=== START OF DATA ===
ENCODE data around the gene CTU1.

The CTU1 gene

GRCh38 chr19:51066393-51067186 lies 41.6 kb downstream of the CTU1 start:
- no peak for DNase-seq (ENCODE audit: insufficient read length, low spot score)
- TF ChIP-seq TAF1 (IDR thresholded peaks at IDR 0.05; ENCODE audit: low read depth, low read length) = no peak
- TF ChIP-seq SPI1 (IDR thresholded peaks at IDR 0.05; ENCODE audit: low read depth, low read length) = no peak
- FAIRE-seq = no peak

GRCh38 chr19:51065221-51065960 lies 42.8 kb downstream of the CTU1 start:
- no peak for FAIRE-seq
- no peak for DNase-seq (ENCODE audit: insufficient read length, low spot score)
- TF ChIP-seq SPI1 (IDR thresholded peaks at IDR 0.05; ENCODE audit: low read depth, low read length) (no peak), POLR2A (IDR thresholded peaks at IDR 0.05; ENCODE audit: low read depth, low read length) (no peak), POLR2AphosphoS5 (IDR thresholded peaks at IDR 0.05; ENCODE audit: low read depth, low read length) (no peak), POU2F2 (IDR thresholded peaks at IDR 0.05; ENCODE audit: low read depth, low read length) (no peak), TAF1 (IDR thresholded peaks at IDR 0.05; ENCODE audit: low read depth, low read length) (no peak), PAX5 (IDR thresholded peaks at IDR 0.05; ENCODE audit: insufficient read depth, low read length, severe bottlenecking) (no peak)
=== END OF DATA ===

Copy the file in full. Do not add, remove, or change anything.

ENCODE data around the gene CTU1.

The CTU1 gene

GRCh38 chr19:51066393-51067186 lies 41.6 kb downstream of the CTU1 start:
- no peak for DNase-seq (ENCODE audit: insufficient read length, low spot score)
- TF ChIP-seq TAF1 (IDR thresholded peaks at IDR 0.05; ENCODE audit: low read depth, low read length) = no peak
- TF ChIP-seq SPI1 (IDR thresholded peaks at IDR 0.05; ENCODE audit: low read depth, low read length) = no peak
- FAIRE-seq = no peak

GRCh38 chr19:51065221-51065960 lies 42.8 kb downstream of the CTU1 start:
- no peak for FAIRE-seq
- no peak for DNase-seq (ENCODE audit: insufficient read length, low spot score)
- TF ChIP-seq SPI1 (IDR thresholded peaks at IDR 0.05; ENCODE audit: low read depth, low read length) (no peak), POLR2A (IDR thresholded peaks at IDR 0.05; ENCODE audit: low read depth, low read length) (no peak), POLR2AphosphoS5 (IDR thresholded peaks at IDR 0.05; ENCODE audit: low read depth, low read length) (no peak), POU2F2 (IDR thresholded peaks at IDR 0.05; ENCODE audit: low read depth, low read length) (no peak), TAF1 (IDR thresholded peaks at IDR 0.05; ENCODE audit: low read depth, low read length) (no peak), PAX5 (IDR thresholded peaks at IDR 0.05; ENCODE audit: insufficient read depth, low read length, severe bottlenecking) (no peak)